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Effective Bullying Prevention Programs

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action research project presentation robin n inns university of phoenix june 1 2009
Action Research Project Presentation

Robin N. Inns

University of Phoenix

June 1, 2009

ADDRESSING BULLYING ISSUES: IMPLEMENTING EFFECTIVE PREVENTION PROGRAMS

your child
YOUR CHILD

WAS A VICTIM OF BULLYING?

WHAT IF

your child3
YOUR CHILD

WHAT IF

WAS THE BULLY?

protect our children
PROTECT OUR CHILDREN

HOW CAN WE

AND KEEP OUR SCHOOLS SAFE?

students
Students

Parents and Families

EDUCATE

Teachers and ALL Personnel

and Community

what is bullying
WHAT IS BULLYING?

According to Dan Olweus, bullying includes three components:

  • Aggressive behavior involving unwanted, negative actions.
  • A pattern of behavior repeated over time.
  • An imbalance of power or strength.
types of bullying
TYPES OF BULLYING
  • Direct-physical bullying
    • Hitting, kicking, pinching, tripping, or theft
  • Direct-Verbal bullying
    • Name calling, labeling, or singing dirogatory songs
  • Indirect Bullying
    • Social isolation
    • Spreading of rumors
  • Cyberbullying
    • Sending threatening text messages, e-mails, or posting hurtful comments on websites
bullies and victims
BULLIES and VICTIMS

Who are bullies?

  • Boys
    • physically stronger than others.
  • Boys and girls
    • socially skilled
    • leadership skills (often in aggressive ways)

Who are victims?

  • Boys and girls
    • unable to defend themselves when challenged.
    • high and low achievers.
    • poor social skills.
bystanders
Bystanders

Who are bystanders?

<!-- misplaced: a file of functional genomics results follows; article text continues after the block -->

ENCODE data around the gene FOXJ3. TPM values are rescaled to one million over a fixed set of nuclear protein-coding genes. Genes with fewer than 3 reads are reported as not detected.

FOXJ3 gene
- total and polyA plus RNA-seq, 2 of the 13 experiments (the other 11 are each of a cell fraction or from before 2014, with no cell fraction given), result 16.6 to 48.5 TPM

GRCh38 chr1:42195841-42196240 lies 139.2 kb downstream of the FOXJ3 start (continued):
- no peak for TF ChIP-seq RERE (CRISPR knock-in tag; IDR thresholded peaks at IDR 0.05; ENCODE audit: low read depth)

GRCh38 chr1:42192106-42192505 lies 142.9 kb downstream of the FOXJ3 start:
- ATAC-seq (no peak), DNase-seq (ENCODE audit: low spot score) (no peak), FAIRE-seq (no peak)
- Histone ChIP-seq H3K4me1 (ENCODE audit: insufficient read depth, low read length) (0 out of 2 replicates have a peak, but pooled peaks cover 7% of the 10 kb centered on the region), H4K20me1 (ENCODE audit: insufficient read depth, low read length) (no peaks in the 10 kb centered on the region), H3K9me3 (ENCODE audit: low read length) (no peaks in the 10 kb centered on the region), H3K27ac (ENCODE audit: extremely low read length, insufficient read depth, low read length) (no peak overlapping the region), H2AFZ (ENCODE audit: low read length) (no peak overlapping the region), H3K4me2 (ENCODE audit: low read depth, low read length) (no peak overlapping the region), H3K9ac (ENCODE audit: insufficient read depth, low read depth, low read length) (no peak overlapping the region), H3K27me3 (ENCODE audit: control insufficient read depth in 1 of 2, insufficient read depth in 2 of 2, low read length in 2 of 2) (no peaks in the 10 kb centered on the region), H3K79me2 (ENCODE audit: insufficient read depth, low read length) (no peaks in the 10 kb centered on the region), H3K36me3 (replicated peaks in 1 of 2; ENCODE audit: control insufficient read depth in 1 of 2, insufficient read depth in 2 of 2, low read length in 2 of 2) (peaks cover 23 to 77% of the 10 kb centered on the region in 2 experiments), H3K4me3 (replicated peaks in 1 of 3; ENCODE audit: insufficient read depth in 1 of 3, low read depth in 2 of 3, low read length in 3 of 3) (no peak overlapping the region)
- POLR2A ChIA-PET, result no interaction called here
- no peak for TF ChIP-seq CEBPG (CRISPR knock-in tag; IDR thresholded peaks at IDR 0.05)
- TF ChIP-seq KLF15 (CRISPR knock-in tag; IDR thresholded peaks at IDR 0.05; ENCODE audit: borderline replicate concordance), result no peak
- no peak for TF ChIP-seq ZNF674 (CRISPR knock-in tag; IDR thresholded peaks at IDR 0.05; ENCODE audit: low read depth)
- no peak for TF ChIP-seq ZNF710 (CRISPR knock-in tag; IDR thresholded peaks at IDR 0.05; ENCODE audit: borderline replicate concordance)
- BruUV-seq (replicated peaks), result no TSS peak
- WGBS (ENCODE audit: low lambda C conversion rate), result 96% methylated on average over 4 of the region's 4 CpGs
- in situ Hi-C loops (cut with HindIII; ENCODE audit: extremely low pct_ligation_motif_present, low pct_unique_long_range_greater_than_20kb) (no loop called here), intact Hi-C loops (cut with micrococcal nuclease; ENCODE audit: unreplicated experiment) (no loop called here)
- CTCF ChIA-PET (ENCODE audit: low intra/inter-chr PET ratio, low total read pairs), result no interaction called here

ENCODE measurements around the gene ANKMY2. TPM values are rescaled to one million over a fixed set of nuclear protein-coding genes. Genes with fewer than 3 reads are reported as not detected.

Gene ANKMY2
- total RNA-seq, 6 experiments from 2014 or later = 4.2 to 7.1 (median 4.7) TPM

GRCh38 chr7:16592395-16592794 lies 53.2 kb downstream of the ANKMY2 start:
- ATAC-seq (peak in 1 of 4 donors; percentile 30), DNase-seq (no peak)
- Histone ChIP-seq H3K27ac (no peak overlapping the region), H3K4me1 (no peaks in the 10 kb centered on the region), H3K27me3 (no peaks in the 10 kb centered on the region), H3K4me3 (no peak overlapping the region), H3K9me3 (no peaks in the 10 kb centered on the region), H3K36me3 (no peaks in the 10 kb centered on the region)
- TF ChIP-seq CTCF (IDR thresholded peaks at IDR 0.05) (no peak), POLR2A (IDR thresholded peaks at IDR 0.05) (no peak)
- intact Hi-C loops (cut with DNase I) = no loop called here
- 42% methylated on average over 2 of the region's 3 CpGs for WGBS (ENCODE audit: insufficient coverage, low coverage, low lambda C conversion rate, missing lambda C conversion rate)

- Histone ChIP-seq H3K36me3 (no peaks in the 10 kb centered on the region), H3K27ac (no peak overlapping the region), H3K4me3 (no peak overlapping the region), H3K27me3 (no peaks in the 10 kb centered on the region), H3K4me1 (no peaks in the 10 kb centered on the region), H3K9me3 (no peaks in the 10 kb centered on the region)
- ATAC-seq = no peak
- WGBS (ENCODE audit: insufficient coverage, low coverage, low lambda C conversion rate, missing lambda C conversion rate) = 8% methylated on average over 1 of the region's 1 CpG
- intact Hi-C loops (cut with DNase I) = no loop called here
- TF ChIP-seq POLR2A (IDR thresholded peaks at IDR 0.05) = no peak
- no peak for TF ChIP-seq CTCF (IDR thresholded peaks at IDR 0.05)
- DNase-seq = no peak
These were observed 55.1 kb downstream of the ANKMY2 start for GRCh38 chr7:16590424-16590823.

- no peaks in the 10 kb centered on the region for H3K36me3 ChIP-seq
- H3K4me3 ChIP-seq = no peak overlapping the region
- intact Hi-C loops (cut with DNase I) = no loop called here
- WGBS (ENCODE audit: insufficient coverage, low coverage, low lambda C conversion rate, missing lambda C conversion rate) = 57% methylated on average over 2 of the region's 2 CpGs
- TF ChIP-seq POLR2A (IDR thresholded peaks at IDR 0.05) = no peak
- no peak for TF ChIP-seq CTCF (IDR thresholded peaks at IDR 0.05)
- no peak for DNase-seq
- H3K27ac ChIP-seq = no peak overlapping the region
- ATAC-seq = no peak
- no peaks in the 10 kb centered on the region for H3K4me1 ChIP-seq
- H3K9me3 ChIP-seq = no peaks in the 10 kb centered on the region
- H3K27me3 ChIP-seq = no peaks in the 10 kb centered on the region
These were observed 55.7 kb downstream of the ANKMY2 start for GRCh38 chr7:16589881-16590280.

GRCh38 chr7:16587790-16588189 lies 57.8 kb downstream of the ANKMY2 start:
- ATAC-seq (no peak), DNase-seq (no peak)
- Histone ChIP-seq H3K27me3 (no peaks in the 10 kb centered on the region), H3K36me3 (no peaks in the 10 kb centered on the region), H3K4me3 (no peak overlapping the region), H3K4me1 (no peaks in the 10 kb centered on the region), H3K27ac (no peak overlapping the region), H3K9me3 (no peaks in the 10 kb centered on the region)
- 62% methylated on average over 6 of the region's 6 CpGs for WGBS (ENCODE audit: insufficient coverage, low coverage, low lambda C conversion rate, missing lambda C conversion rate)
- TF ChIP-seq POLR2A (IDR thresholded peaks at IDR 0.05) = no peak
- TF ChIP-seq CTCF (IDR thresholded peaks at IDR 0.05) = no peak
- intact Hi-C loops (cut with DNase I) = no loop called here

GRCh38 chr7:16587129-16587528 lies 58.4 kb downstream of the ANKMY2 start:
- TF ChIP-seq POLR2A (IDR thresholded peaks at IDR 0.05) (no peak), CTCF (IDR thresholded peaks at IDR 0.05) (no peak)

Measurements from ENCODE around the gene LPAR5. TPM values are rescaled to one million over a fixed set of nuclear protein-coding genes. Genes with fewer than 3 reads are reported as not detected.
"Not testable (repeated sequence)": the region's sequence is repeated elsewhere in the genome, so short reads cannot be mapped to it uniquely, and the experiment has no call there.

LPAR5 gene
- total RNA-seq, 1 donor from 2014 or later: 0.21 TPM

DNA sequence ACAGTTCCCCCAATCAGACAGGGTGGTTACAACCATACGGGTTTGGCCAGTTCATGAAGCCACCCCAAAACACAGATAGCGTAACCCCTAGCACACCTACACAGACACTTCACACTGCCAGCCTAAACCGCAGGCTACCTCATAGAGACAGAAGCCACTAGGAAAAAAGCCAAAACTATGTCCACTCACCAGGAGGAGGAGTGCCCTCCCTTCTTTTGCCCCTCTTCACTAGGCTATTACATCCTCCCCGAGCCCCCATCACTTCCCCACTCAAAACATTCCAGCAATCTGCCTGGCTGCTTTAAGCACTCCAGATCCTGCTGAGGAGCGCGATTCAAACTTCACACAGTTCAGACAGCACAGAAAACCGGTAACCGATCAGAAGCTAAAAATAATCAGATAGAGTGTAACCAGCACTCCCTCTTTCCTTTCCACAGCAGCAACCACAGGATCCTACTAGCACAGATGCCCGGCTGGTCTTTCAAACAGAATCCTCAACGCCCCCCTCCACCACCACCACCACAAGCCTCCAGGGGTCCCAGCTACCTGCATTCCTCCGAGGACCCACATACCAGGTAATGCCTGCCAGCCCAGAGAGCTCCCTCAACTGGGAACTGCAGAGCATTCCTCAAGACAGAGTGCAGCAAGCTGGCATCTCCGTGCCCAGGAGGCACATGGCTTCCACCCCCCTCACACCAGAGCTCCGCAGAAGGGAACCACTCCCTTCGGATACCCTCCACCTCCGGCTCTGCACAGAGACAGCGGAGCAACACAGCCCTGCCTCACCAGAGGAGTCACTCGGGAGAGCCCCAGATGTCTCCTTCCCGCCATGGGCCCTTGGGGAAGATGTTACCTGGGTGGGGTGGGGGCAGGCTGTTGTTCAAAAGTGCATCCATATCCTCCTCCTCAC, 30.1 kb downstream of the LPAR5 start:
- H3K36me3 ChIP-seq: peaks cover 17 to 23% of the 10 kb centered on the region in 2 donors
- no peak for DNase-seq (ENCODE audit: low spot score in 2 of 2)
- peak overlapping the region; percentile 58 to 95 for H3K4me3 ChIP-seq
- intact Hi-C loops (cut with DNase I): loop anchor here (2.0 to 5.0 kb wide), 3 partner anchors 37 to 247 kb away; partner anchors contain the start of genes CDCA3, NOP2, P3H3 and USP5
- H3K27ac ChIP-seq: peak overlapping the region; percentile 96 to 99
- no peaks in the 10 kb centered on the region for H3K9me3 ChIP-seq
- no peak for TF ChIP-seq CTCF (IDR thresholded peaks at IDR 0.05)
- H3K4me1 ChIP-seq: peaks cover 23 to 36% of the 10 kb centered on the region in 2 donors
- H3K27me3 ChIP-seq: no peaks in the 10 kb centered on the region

• Includes everyone except the bully and victim, who is present during a bullying incident.
school climate
SCHOOL CLIMATE
  • Value all students equally.
  • Talk to all students the same and do not dismiss some as lost causes.
  • Value individuality – not conformity.
  • Recognize low-level crimes as a problem.
  • Encourage reporting of bullying.
  • Set up anonymous reporting procedures.
  • Staff and teachers MUST intervene.
  • Monitor areas where bullying is likely to occur: hallways, recess, lunchroom, and bathroom.
working with bullies
WORKING WITH BULLIES

Stage One: What constitutes unacceptable behavior? Make children AWARE.

Stage Two: NO BLAMING.

Let perpetrators explain his/her thoughts. (What was he/she doing?)

working with bullies cont d
Working with bullies cont’d.

Stage Three:

  • Teach empathy and turn-taking.
  • Debate rather than argue.

Stage Four:

  • Consider specialist programs or sanctions.
key findings about bullying
KEY FINDINGS ABOUT BULLYING

A survey of youth in grades 6 - 10 conducted by the National Institute of Child Health and Human Development revealed:

  • 3.2 million students reported being bullied;
  • 3.7 million students reported being the bully;
  • 1.2 million were both the victim and the bully.
key findings about bullying cont d
KEY FINDINGS ABOUT BULLYING cont’d.

Breakdown of NICHD’s bullying report:

intervention do s don t s
INTERVENTION DO’S & DON’T’S